Rebecca Asseline, a brand ambassador for seven years, explained how with the invention of streetlights and the explosion of nightlife in Paris Courvoisier was propelled around the world, and was the only drink served at the opening of the Eiffel Tower in 1886. Speciality chocolates accompanied the tasting session which explored the Courvoisier collection, and explained the intense and laborious process of ensuring luxury, quality and consistency year on year.

“This is why we come to sessions like this,” a representative of Mojo said, “you can get a lot of helpful information for competitions that can’t just be researched online.” And with the competition focusing on “The Golden Age of Paris” an inside edge on inspiration may be very helpful indeed. Amanda Humphrey, the Courvoisier Mixxologist told us “we want to inspire bartenders to create and explore new cocktails” but not before giving us an exceptional example in her unique twist on the classic sidecar. “Cognac drives good conversation” Rebecca affirmed.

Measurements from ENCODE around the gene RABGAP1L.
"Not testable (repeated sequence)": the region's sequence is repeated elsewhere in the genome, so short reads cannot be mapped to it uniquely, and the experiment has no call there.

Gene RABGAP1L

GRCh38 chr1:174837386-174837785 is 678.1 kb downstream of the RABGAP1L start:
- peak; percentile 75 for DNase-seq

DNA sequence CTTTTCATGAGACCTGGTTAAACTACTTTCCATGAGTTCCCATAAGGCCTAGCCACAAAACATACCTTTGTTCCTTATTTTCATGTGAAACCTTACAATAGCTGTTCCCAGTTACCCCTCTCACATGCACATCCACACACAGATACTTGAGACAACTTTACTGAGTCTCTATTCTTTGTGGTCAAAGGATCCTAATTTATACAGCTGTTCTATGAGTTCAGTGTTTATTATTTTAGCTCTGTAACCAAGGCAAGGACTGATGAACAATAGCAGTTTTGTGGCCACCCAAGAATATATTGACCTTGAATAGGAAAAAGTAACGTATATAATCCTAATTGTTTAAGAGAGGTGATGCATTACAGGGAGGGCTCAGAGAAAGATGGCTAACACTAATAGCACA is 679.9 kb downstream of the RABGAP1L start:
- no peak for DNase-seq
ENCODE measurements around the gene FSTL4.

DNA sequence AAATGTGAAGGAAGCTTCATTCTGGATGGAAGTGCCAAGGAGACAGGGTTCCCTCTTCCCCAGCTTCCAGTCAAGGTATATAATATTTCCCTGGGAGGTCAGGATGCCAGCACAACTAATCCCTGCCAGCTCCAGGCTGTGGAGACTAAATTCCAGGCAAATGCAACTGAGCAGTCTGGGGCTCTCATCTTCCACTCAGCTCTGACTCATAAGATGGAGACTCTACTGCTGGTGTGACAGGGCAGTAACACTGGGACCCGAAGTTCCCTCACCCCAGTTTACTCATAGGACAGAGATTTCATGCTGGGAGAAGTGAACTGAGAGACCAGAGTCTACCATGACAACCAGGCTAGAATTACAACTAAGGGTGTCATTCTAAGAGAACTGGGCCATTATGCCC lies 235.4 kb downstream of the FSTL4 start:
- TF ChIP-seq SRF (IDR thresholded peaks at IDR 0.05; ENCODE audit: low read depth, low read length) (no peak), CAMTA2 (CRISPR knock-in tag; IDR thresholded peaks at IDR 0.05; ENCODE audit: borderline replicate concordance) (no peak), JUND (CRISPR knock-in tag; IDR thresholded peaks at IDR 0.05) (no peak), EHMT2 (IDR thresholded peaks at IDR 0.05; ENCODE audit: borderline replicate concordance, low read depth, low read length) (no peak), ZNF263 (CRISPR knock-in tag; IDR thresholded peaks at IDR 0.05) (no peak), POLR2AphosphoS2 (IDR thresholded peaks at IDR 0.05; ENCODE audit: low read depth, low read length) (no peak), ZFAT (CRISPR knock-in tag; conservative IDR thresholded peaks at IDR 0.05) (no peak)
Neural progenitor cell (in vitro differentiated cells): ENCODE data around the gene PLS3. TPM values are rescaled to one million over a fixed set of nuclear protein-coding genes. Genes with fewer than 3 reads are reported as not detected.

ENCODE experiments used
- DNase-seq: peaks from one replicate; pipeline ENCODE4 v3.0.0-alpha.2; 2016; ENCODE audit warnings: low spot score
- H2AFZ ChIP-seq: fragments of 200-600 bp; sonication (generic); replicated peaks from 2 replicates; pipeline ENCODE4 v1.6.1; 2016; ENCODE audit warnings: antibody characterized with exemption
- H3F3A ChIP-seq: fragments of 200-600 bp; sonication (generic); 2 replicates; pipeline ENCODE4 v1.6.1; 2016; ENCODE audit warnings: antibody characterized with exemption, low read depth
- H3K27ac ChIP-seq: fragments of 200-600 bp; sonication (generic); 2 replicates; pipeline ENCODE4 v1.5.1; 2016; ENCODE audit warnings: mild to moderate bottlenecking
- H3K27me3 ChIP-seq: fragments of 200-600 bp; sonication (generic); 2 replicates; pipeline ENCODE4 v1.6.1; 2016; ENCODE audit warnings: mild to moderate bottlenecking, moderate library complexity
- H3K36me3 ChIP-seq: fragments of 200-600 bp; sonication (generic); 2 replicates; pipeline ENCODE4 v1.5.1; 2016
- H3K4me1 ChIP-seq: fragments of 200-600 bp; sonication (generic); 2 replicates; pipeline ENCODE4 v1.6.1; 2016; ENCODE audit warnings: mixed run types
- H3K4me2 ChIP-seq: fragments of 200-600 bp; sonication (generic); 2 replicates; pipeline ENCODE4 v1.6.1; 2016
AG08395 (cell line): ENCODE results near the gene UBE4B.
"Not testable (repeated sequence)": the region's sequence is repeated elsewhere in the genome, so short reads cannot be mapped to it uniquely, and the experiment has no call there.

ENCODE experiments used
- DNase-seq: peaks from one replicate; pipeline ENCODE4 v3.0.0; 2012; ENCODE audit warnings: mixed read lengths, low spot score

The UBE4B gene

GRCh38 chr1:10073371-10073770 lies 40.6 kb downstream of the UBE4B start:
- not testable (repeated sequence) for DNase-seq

The closing date for submissions is 25 March 2016, when six entrants will be chosen for semi-finals in London in April. Prizes include trips to Paris and Jarnac, and a chance to visit the exclusive Paradis Cellar to meet with a Courvoisier master blender, as well as a unique blend of cognac from the 1800s presented in an engraved crystal decanter.

Those wishing to enter the competition can do so at:

Mothers’ Day

Mothers’ Day is probably one of the most significant days on my calendar. Yes like everything else it’s overly commercial and a bit insincere and all the rest, but every year Mother’s Day is different, feels different.

Let me tell you something – I wasn’t born a mother. And even tho I carried him in my tummy and watched him kick and felt him roll, it didn’t make me a mother. And even when I changed his nappies and wiped his nose and rocked him to sleep, that didn’t make me a mother.